This is what men and women really want for Valentine’s Day

Jamie BallardData Journalist
February 07, 2019, 7:00 PM GMT+0

Nearly a quarter of Americans (23%) say they would like to receive a card for Valentine’s Day, while 22% would welcome chocolates

Valentine’s Day is nearly upon us, and among Americans who are planning to give gifts, the lucky recipients are likely to be their romantic partners (64%), their children (22%), or other family members (13%). New research from YouGov Omnibus shows that there are certain gifts Americans would especially like to receive (hint, hint).

Over three in ten (31%) women say they would like to receive a card, while 28% are hoping for chocolates/candy and 27% would like flowers. Another gift many women say they would like to receive is jewelry (18%), followed by a certificate for a massage or spa day (14%).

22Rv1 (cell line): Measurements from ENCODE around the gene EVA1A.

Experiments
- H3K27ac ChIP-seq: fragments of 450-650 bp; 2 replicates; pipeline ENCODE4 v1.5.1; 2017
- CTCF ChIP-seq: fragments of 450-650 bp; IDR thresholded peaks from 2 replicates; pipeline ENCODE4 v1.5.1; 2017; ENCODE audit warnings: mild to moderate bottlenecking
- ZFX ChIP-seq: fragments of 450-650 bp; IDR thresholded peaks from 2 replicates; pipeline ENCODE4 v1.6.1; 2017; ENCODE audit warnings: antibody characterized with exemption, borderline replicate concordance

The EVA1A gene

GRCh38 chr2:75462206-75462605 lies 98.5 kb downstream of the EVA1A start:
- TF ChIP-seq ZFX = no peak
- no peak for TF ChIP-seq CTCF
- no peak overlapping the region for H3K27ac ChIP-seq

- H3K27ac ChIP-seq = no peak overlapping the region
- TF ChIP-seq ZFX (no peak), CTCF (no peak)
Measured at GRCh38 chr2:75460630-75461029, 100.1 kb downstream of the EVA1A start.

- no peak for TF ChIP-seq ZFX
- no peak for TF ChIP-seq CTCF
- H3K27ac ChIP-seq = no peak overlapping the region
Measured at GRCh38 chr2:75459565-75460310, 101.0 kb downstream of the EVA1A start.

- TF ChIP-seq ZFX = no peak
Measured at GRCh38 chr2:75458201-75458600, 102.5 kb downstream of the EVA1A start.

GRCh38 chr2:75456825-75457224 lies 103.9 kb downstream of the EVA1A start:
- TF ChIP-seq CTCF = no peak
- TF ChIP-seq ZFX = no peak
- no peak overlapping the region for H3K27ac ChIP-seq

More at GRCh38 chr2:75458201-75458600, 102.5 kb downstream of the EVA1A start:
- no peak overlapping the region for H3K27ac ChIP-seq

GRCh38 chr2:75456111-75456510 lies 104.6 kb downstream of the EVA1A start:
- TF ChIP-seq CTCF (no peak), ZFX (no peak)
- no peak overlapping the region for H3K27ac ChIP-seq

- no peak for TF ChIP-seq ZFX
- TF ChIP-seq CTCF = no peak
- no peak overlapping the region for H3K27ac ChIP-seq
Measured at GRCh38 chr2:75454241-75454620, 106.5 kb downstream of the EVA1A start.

Men might prove a little harder (or maybe easier) to shop for, as 41% say they would not like to receive anything for Valentine’s Day. That said, 16% of men say they would like chocolates/candy, while a near-equal number (15%) would like to receive a card. Another 9% say they’d like to get a bottle of wine or liquor to mark the occasion, while an equal number would welcome the gift of electronics. Breakfast in bed (7%) is also a popular option.

People who are parents of children under 18 are particularly likely (14%) to say they’d like to receive wine or liquor for Valentine’s Day, compared to only 9% of the total population who chose this answer. Mom or dad probably also wouldn’t mind breakfast in bed - 16% of parents say this is something they’d like for Valentine’s Day, contrasted with 9% of the total population.

Overall, men are generally set to spend more than women are for their Valentine’s Day celebration, including gifts, travel and meals. Over four in ten (43%) men are spending $50 or more on Valentine’s Day celebrations, while only 27% of women are spending upwards of $50 for the celebration. People with household incomes of $80,000 or more are the most likely (12%) to be spending $200 or more for the occasion. Only 2% of those earning less than $40,000, and 2% of those earning between $40,000 and $80,000 have similar spending plans.

See full results here.

Learn more about YouGov Omnibus.

Image: Getty

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